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September is Bourbon Heritage Month and the month almost got away from me. But, I just had to give a shoutout to Bending Branch and their new line of bourbon, which they released earlier this year. Yes, the Tannat House is now making bourbon! After wine, bourbon is definitely my second love. I’ve had the opportunity to enjoy Bending Branch bourbon on a couple of occasions and I’m so excited about what they are doing.

Being native Kentuckians, Bending Branch Winery CEO Dr. Bob Young and daughter and President Alison Young decided to bring some of their Kentucky Bourbon Country heritage to Texas. They launched two distinct Bending Branch bourbon brands – Bending Branch 1840 and ChickenDuck. Alison is the Master Blender and was the brainchild behind this expansion of the Young family beverage brand.

Bending Branch 1840 Bourbon

The Bending Branch 1840 brand features a Kentucky straight bourbon ($120) and a high rye bourbon whiskey ($75), both aged for a minimum of four years in new American charred oak barrels, that Alison and Dr. Bob have sourced over the last two years for additional aging and bottling in Texas. The name ‘1840’ pays homage to the year the Bending Branch Winery property was settled and to the original log cabin home on the property.

The 108 proof high rye bourbon offers aromas of vanilla, orangesicle and crème brûlée and opens to caramel and orange cordial on the palate. I should note that my bourbon descriptions are not on the level of my wine descriptions, so I’m “borrowing” from Bending Branch. The four-grain bourbon features a unique 4-grain (yep) mash bill created by Dr. Bob and features corn, rye, malted barley, and wheat. This was probably tied for my favorite bourbon I tasted when I visited. It is a small batch blend of three barrels, bottled at barrel strength of 109 proof and offers vanilla, brown butter, caramel and orange cream.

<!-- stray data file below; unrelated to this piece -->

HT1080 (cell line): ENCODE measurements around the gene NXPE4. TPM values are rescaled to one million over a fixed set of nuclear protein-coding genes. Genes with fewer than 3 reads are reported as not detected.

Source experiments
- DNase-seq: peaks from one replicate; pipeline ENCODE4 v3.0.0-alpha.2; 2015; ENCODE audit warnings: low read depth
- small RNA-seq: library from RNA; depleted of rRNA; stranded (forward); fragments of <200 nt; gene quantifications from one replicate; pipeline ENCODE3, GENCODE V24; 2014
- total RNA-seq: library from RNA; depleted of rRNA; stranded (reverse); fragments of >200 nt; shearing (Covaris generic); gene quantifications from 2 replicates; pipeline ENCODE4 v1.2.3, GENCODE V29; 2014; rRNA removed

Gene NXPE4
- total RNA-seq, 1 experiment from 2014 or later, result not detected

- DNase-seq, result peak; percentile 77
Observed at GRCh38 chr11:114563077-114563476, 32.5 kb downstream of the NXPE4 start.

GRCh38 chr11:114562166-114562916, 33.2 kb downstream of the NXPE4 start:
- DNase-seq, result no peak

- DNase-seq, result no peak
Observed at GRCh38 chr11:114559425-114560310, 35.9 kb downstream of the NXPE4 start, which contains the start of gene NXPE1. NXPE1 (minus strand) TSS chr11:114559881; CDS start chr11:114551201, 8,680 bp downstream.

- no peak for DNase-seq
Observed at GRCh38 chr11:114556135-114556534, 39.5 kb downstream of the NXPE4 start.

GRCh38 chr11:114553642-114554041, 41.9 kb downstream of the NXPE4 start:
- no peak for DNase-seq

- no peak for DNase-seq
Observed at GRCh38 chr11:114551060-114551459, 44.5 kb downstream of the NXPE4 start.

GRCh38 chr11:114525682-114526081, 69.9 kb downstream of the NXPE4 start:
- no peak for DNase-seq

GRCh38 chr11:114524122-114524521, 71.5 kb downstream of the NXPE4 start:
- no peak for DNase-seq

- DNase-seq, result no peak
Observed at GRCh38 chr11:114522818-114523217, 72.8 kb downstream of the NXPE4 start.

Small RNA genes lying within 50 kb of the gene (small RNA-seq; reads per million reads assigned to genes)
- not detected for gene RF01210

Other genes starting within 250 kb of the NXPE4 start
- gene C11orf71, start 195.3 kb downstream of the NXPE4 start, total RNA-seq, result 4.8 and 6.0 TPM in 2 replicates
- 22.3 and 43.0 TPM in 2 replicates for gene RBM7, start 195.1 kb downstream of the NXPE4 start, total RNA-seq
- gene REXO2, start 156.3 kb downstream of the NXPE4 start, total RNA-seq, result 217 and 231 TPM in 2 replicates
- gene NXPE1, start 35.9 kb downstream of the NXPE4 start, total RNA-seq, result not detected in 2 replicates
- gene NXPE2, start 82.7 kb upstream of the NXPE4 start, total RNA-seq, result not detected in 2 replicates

The lineup of Bending Branch bourbon.

Bending Branch ChickenDuck

So what’s in a name, you ask? The ChickenDuck bourbon is named after two of the original chickens and ducks that roamed the vineyard as part of Bending Branch’s pest management process. And yes, they also entertained visitors as any good chicken or duck should. Bending Branch makes both a high rye and a wheated ChickenDuck bourbon. Both retail for $42 and are great for folks just getting into bourbon or for those nights when I want an “easy” sip of bourbon. The rye offers up classic caramelized sugar and baking spices but also features some herbaceousness and pepper. Now, I’m a sucker for a wheated bourbon as I enjoy a mellow, sweeter bourbon with a more rounded mouthfeel when I’m either making a cocktail or not planning to linger too long over the glass. This was such a tasty sip and it really boggled my mind that both of these were aged for a year or less.

And yes, there’s a reason for the aging. Given what we know about Dr. Bob, of course we shouldn’t be surprised that there’s some innovation in the making of ChickenDuck bourbon. After all, it was Dr. Bob that expanded my vocabulary and introduced me to winemaking techniques such as cryo-maceration and flash deténte, that in a nutshell help to get the best out of wine grapes. The ChickenDuck bourbons use an advanced extraction technology that give them the qualities of bourbons that have been aged for multiple years. Dr. Bob also pointed out to me that ChickenDuck has less of an environmental impact than traditional bourbon whiskeys because of the extraction technology, reduction in barrel storage time and costs, and its almost complete reduction in evaporation loss (“Angel’s Share”).

Getting a Taste

Flights of four tastings are available daily at the Bending Branch tasting room. And yes, I highly recommend this experience – along with the wine of course.

The bourbons are also available in limited retail outlets (primarily Spec’s for you Texas peeps) as well as available for shipping to a number of states.

Happy Bourbon Heritage Month and cheers to Bending Branch bourbon!

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